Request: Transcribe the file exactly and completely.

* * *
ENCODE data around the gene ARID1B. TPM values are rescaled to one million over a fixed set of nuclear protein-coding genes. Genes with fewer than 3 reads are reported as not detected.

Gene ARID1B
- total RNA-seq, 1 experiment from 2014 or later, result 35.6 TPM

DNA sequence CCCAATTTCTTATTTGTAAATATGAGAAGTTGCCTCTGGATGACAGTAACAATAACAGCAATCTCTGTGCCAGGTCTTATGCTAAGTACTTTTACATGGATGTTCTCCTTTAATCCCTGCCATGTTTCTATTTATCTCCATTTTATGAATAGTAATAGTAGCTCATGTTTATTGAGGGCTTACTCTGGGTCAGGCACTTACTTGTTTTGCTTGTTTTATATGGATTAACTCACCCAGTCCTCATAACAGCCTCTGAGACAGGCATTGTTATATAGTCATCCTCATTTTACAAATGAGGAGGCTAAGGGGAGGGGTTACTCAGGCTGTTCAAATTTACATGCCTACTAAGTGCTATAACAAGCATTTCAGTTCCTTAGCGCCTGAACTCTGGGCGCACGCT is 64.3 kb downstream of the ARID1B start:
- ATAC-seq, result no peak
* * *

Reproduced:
ENCODE data around the gene ARID1B. TPM values are rescaled to one million over a fixed set of nuclear protein-coding genes. Genes with fewer than 3 reads are reported as not detected.

Gene ARID1B
- total RNA-seq, 1 experiment from 2014 or later, result 35.6 TPM

DNA sequence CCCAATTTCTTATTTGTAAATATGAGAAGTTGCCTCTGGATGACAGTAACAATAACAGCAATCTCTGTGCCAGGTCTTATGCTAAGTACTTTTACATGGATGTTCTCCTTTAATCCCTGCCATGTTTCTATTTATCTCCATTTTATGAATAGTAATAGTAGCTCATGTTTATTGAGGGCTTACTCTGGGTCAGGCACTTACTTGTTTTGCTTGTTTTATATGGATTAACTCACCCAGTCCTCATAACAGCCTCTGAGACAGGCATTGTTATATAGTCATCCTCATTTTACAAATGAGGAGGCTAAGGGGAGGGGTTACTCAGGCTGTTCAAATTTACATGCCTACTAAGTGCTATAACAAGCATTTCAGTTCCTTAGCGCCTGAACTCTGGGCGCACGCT is 64.3 kb downstream of the ARID1B start:
- ATAC-seq, result no peak